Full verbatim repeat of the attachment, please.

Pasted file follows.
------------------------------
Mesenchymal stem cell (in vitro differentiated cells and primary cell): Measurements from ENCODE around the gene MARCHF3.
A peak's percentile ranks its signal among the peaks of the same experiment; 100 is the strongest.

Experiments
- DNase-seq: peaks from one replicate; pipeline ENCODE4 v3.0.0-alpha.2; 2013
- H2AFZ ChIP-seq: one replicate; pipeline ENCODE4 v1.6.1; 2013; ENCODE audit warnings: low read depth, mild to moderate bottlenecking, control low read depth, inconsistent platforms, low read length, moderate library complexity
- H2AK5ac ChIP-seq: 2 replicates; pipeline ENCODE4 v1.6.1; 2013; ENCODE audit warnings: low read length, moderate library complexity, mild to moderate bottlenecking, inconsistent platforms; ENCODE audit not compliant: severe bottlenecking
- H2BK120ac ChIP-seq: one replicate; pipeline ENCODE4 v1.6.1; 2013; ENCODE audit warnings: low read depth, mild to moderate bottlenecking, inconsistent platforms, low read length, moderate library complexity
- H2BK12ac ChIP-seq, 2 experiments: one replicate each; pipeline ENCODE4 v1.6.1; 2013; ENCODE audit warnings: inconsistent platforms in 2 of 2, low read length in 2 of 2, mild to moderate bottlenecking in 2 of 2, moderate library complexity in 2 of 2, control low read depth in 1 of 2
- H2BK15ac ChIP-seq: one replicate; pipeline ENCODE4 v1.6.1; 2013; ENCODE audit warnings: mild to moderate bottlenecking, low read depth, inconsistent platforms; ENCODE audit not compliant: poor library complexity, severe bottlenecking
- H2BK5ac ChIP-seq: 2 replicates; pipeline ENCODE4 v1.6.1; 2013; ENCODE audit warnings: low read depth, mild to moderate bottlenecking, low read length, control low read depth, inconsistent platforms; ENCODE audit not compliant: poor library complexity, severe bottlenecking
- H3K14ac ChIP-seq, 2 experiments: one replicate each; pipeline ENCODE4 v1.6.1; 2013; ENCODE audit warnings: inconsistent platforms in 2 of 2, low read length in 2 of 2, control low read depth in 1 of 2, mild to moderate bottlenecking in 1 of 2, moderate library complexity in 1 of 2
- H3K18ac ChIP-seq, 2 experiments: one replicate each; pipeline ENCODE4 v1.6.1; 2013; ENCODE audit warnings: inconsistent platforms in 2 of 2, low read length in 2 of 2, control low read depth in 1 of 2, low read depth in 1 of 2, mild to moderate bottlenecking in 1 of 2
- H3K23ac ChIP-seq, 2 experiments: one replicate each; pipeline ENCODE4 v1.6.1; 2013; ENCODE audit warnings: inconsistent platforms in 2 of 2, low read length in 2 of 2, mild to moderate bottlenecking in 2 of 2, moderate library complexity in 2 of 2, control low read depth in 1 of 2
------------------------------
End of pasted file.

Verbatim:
Mesenchymal stem cell (in vitro differentiated cells and primary cell): Measurements from ENCODE around the gene MARCHF3.
A peak's percentile ranks its signal among the peaks of the same experiment; 100 is the strongest.

Experiments
- DNase-seq: peaks from one replicate; pipeline ENCODE4 v3.0.0-alpha.2; 2013
- H2AFZ ChIP-seq: one replicate; pipeline ENCODE4 v1.6.1; 2013; ENCODE audit warnings: low read depth, mild to moderate bottlenecking, control low read depth, inconsistent platforms, low read length, moderate library complexity
- H2AK5ac ChIP-seq: 2 replicates; pipeline ENCODE4 v1.6.1; 2013; ENCODE audit warnings: low read length, moderate library complexity, mild to moderate bottlenecking, inconsistent platforms; ENCODE audit not compliant: severe bottlenecking
- H2BK120ac ChIP-seq: one replicate; pipeline ENCODE4 v1.6.1; 2013; ENCODE audit warnings: low read depth, mild to moderate bottlenecking, inconsistent platforms, low read length, moderate library complexity
- H2BK12ac ChIP-seq, 2 experiments: one replicate each; pipeline ENCODE4 v1.6.1; 2013; ENCODE audit warnings: inconsistent platforms in 2 of 2, low read length in 2 of 2, mild to moderate bottlenecking in 2 of 2, moderate library complexity in 2 of 2, control low read depth in 1 of 2
- H2BK15ac ChIP-seq: one replicate; pipeline ENCODE4 v1.6.1; 2013; ENCODE audit warnings: mild to moderate bottlenecking, low read depth, inconsistent platforms; ENCODE audit not compliant: poor library complexity, severe bottlenecking
- H2BK5ac ChIP-seq: 2 replicates; pipeline ENCODE4 v1.6.1; 2013; ENCODE audit warnings: low read depth, mild to moderate bottlenecking, low read length, control low read depth, inconsistent platforms; ENCODE audit not compliant: poor library complexity, severe bottlenecking
- H3K14ac ChIP-seq, 2 experiments: one replicate each; pipeline ENCODE4 v1.6.1; 2013; ENCODE audit warnings: inconsistent platforms in 2 of 2, low read length in 2 of 2, control low read depth in 1 of 2, mild to moderate bottlenecking in 1 of 2, moderate library complexity in 1 of 2
- H3K18ac ChIP-seq, 2 experiments: one replicate each; pipeline ENCODE4 v1.6.1; 2013; ENCODE audit warnings: inconsistent platforms in 2 of 2, low read length in 2 of 2, control low read depth in 1 of 2, low read depth in 1 of 2, mild to moderate bottlenecking in 1 of 2
- H3K23ac ChIP-seq, 2 experiments: one replicate each; pipeline ENCODE4 v1.6.1; 2013; ENCODE audit warnings: inconsistent platforms in 2 of 2, low read length in 2 of 2, mild to moderate bottlenecking in 2 of 2, moderate library complexity in 2 of 2, control low read depth in 1 of 2